My point in all of this is that the term “girly”, in the outdated sense, is over. In recent history it was taken hostage and twisted to mean “weak” or “vain” or “fussy” or “vapid”. “Feminine” was re-worked to be something visually pleasing, physically alluring or too delicate to function without masculine aid. Now we question these definitions: What’s stopping women from being flirtatious and smart at the same time? Why can’t they be outdoorsy and swear like a sailor but still feel beautiful? Or quiet and introverted? Or why not all of these things? If a woman chooses to wear sparkling rosy blush, how does that make her any less or any better than the woman next to her wearing no makeup at all?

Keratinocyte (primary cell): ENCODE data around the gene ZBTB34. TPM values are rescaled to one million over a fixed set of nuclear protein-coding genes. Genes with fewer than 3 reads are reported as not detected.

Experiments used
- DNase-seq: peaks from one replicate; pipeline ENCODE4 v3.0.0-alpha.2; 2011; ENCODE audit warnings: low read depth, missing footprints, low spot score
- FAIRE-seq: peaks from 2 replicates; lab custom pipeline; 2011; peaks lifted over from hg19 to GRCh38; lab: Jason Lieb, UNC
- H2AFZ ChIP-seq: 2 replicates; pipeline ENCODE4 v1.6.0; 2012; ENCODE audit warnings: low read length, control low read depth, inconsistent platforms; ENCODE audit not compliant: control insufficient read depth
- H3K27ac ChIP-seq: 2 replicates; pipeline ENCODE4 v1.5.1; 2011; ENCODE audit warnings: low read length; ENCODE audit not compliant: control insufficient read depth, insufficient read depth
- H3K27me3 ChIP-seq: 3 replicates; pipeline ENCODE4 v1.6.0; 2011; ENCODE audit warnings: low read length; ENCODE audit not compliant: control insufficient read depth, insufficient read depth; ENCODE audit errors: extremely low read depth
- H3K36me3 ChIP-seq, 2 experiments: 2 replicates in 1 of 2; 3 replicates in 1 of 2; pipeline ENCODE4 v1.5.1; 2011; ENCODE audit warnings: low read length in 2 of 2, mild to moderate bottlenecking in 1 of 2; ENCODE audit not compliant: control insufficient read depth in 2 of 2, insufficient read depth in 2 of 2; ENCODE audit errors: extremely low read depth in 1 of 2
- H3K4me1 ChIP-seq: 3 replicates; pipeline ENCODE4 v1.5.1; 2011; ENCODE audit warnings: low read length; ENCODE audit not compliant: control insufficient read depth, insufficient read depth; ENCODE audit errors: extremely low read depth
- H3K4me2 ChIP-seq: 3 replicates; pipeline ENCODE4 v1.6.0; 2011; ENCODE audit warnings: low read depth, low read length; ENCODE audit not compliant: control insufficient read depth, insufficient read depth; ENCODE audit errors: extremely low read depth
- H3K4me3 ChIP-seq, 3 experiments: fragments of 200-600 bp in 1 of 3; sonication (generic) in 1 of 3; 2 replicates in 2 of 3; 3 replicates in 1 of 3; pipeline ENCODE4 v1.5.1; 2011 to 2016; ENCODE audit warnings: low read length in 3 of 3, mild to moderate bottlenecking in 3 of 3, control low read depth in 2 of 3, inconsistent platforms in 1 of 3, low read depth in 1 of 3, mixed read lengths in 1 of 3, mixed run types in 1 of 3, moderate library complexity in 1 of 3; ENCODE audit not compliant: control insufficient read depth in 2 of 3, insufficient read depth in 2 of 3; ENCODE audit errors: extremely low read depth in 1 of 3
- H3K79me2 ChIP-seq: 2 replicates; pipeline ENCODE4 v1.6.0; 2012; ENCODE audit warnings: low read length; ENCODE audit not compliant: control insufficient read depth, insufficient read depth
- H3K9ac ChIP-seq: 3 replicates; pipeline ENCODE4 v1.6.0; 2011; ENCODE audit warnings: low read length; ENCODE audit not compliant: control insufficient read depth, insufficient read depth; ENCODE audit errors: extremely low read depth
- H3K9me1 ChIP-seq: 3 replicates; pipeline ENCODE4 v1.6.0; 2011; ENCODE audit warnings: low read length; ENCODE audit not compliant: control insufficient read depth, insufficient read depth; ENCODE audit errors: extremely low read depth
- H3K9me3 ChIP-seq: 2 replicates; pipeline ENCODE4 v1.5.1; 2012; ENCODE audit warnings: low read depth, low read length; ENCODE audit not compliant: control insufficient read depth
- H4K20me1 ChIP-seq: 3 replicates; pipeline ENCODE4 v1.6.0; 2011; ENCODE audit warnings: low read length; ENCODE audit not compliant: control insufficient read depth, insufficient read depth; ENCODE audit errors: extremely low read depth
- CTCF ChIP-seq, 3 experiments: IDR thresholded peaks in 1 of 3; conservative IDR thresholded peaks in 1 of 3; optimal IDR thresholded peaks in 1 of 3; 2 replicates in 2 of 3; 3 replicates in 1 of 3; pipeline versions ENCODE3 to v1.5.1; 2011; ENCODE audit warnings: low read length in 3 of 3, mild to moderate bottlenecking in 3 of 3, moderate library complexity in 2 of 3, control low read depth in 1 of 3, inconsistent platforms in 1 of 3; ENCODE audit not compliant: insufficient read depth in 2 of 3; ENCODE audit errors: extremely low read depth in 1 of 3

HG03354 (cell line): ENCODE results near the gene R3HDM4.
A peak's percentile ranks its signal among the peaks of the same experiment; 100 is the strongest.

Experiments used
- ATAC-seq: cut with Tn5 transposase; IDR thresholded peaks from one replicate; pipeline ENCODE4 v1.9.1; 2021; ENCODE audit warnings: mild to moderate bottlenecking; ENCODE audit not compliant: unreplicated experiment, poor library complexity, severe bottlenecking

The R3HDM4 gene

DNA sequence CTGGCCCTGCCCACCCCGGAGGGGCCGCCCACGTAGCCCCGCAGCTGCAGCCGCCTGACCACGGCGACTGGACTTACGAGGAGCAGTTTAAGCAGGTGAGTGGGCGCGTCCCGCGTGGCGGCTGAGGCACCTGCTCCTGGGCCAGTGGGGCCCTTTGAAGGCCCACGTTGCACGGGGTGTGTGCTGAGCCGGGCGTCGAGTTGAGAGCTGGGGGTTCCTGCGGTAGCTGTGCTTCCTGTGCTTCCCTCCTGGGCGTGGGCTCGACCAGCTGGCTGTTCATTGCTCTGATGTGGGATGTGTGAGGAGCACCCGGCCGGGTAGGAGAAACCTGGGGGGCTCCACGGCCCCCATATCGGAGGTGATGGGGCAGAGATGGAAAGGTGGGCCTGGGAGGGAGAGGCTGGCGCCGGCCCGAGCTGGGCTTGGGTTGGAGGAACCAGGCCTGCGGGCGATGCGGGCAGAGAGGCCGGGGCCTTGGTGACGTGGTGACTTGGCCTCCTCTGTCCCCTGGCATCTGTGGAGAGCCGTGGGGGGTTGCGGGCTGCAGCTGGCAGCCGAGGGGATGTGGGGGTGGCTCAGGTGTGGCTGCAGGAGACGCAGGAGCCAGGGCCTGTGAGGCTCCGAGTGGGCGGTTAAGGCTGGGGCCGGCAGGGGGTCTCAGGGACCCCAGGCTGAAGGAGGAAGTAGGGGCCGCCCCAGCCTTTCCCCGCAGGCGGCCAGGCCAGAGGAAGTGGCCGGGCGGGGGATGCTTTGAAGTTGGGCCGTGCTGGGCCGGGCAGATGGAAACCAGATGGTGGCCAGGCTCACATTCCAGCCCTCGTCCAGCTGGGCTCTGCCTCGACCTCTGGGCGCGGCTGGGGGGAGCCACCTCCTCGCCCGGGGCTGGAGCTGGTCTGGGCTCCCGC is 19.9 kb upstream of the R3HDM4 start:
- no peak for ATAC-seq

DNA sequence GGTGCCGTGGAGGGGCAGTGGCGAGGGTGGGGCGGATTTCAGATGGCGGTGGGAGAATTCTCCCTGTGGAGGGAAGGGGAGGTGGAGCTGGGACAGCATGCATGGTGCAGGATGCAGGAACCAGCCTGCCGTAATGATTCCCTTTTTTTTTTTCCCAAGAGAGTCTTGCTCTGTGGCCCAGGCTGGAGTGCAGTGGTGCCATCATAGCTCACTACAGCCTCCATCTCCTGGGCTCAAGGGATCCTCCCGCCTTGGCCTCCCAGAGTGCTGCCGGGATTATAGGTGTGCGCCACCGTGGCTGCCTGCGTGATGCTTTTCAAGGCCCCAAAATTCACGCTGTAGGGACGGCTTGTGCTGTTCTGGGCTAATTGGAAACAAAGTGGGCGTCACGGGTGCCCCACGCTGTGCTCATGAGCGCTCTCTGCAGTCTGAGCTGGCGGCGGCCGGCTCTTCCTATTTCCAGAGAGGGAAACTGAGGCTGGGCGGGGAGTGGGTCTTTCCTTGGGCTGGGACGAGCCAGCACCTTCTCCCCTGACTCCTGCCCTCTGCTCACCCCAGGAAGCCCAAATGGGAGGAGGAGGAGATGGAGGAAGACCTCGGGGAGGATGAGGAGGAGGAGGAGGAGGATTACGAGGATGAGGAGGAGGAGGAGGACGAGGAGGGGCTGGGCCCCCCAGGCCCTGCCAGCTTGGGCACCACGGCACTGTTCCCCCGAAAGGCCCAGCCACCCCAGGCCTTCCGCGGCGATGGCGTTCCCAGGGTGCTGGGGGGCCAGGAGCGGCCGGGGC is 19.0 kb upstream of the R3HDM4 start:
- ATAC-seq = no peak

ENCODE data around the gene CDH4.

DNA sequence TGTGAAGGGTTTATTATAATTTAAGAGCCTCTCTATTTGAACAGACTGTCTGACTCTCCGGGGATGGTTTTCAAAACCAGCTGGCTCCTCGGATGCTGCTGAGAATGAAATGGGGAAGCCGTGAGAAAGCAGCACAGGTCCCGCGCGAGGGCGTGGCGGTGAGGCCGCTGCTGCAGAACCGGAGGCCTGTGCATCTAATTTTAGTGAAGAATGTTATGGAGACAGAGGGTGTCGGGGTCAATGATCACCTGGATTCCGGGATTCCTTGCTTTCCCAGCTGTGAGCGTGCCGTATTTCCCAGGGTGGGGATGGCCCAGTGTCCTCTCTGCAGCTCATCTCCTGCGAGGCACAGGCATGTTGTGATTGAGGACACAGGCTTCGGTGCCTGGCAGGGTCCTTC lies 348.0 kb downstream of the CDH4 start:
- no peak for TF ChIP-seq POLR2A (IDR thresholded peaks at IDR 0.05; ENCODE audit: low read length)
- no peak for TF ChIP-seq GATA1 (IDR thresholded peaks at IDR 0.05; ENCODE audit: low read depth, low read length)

You see, I’m no “girly girl” in the traditional, patriarchal sense. And neither are you. Because none of us are weak or fragile or petty or vain. We are complex. We are enigmas. We are tough, professional or soft-spoken; we are curved or thin, gamers or shoppers. We sport perfectly shiny shellac manicures or chipping blue polish that’s been chewed out of nervousness. We own a drawer full of cute, heart-print underwear right above the drawer containing that old beat-up AC/DC tee. We wear pink and green and orange and fluorescent yellow. We have ex-girlfriends and ex-boyfriends. We have gal pals galore or, perhaps, feel more comfortable hanging with the guys. Sometimes we like to be swept off of our feet and held like a porcelain doll. Sometimes we just need a punching bag and a pair of gloves.